This is a level 4 number activity from the Figure It Out series. It relates to Stage 7 of the Number Framework.
use understanding of place value to estimate an answer
Number Framework Links
Use this activity to help your students to consolidate and apply advanced multiplicative part–whole strategies (stage 7) and knowledge in the domain of multiplication and division.
In this activity, students use different units of time to measure age. They explore the relationships between units such as seconds, minutes, hours, years, centuries, and millennia. The calculations required in the activity involve large numbers, so the use of calculators is appropriate. Recognising and working with the relationships between the units involves multiplicative thinking that may be quite difficult for some students, so they may need extra help from you.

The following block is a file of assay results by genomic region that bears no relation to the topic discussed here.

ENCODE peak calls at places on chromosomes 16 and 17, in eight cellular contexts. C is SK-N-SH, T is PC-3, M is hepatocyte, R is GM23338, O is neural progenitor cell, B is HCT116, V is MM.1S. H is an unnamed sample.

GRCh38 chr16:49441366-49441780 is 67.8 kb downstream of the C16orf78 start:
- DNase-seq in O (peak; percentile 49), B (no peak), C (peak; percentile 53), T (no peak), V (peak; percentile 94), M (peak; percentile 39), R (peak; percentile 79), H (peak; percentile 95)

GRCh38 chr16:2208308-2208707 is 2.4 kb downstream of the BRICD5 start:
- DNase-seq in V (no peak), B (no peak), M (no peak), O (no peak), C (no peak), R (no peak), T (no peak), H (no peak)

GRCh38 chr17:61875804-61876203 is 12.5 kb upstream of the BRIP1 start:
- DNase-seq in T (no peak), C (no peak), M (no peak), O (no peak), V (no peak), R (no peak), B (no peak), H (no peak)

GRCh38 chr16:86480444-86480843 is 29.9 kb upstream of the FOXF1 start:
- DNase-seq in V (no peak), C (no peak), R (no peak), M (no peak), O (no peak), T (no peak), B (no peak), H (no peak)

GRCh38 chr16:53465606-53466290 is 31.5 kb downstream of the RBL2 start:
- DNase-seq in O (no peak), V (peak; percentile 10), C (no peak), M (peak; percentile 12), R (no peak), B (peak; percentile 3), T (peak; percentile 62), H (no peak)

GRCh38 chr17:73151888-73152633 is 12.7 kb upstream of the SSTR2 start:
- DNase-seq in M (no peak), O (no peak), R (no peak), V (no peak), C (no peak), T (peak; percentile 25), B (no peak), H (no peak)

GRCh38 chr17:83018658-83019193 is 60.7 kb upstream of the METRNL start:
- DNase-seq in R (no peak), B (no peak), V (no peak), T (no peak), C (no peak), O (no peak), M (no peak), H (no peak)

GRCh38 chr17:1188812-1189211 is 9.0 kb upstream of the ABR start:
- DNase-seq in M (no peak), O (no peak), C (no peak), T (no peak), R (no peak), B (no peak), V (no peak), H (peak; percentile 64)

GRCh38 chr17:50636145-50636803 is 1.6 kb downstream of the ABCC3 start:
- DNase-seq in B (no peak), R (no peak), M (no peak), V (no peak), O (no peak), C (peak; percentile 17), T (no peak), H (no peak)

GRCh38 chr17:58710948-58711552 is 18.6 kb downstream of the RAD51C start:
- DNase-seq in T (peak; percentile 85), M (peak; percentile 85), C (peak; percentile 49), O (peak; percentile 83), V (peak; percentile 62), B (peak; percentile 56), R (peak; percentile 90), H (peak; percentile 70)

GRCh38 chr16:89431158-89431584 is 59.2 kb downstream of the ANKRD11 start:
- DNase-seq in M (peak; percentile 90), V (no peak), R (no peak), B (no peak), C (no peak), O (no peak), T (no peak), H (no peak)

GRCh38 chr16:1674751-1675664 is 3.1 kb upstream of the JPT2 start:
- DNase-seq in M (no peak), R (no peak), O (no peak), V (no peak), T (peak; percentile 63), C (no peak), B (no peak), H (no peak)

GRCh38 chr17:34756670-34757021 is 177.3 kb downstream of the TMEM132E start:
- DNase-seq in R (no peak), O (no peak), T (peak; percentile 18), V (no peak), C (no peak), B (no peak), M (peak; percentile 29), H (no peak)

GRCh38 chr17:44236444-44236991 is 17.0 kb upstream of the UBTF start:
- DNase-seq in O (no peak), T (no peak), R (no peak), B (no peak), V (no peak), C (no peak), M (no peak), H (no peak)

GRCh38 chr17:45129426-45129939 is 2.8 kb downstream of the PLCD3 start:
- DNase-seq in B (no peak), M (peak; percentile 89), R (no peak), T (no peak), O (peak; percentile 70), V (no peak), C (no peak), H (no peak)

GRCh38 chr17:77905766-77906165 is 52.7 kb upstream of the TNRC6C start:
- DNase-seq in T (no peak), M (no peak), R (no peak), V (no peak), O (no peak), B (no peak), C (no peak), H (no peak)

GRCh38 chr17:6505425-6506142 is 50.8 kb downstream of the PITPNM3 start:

In their calculations, the students will need to use their knowledge of the number of seconds in a minute, the number of minutes in an hour, the number of hours in a day, and the number of days in a year.
What other units can I use? (Centuries, years, months, weeks, minutes, seconds, milliseconds) You may need to define these terms:
• Unit: any standard amount that we use for measuring how much or how little we have of something. (Illustrate this with some examples.) For more on units, see the Measurement section of Book 9 in the Numeracy Project series. • Leap year: a year in which 29 February is an extra day, so there are 366 days instead of 365. (Note that, for this activity, the students are instructed to ignore leap years in their calculations, although the investigation challenges them to find out why leap years are necessary.)